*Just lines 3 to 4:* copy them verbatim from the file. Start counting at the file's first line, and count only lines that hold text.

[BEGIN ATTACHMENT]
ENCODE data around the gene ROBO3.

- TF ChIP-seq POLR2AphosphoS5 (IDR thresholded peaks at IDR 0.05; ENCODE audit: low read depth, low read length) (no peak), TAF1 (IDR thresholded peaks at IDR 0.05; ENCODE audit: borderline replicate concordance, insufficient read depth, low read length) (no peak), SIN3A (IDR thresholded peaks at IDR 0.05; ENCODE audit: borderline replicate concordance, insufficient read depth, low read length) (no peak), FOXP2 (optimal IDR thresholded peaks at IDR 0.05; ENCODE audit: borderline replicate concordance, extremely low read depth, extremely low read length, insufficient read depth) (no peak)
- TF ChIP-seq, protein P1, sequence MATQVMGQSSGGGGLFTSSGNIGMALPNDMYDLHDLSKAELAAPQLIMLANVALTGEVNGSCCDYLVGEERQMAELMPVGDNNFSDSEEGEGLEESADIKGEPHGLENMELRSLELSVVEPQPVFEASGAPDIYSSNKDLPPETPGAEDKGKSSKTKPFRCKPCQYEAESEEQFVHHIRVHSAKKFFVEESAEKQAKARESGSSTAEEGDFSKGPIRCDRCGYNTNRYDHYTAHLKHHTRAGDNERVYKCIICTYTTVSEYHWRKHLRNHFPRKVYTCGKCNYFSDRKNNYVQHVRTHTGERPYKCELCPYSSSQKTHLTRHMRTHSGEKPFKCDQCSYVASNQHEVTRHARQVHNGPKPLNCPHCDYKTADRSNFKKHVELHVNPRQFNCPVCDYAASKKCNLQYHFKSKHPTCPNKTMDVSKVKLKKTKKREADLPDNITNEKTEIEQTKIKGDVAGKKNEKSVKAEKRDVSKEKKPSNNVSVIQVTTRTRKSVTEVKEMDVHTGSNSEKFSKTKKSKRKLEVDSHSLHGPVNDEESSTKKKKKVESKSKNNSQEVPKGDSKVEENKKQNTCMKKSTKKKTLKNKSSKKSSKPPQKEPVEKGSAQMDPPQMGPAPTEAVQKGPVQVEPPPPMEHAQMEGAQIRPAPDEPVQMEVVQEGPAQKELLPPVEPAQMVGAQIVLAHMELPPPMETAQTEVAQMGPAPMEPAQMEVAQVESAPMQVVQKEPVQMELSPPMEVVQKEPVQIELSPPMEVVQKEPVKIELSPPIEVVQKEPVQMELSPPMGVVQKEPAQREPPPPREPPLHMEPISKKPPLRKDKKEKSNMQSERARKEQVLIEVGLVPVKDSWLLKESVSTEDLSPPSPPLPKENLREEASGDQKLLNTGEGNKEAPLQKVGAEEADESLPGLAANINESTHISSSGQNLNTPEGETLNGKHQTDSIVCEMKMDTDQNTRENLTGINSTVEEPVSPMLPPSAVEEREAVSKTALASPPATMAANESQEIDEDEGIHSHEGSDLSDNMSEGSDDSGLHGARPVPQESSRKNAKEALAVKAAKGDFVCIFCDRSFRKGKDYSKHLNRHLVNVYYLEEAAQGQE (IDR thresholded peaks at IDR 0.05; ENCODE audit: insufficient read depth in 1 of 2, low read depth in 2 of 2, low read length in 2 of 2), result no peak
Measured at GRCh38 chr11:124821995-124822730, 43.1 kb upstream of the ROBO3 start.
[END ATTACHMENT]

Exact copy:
- TF ChIP-seq, protein P1, sequence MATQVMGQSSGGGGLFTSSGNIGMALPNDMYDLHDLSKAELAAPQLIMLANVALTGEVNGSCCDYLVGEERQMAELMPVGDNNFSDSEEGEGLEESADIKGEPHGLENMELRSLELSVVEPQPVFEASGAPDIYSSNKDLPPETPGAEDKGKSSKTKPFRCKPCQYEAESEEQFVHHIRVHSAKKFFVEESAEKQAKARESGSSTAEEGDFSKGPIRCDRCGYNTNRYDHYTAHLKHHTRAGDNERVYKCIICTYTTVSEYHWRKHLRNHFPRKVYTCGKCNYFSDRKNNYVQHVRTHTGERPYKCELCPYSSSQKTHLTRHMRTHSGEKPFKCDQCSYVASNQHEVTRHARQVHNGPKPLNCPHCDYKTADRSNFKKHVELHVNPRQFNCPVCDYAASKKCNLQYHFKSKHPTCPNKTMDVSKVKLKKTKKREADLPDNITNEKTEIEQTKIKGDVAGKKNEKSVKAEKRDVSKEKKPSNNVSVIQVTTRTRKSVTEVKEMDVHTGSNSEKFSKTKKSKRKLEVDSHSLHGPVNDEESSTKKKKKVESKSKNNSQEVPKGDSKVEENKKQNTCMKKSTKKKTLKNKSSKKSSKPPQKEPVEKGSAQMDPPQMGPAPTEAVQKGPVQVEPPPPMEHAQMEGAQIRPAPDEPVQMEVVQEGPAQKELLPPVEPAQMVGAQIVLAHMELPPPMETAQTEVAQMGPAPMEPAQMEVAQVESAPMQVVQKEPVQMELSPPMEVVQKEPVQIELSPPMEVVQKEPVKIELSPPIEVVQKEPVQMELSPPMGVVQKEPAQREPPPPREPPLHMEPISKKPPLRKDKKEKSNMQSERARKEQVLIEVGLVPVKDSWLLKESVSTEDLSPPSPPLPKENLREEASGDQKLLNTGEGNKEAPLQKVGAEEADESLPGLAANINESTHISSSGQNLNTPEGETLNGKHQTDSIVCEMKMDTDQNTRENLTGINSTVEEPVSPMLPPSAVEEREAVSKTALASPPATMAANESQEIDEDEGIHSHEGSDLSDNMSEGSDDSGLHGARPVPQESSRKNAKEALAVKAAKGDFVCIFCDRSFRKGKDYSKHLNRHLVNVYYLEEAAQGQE (IDR thresholded peaks at IDR 0.05; ENCODE audit: insufficient read depth in 1 of 2, low read depth in 2 of 2, low read length in 2 of 2), result no peak
Measured at GRCh38 chr11:124821995-124822730, 43.1 kb upstream of the ROBO3 start.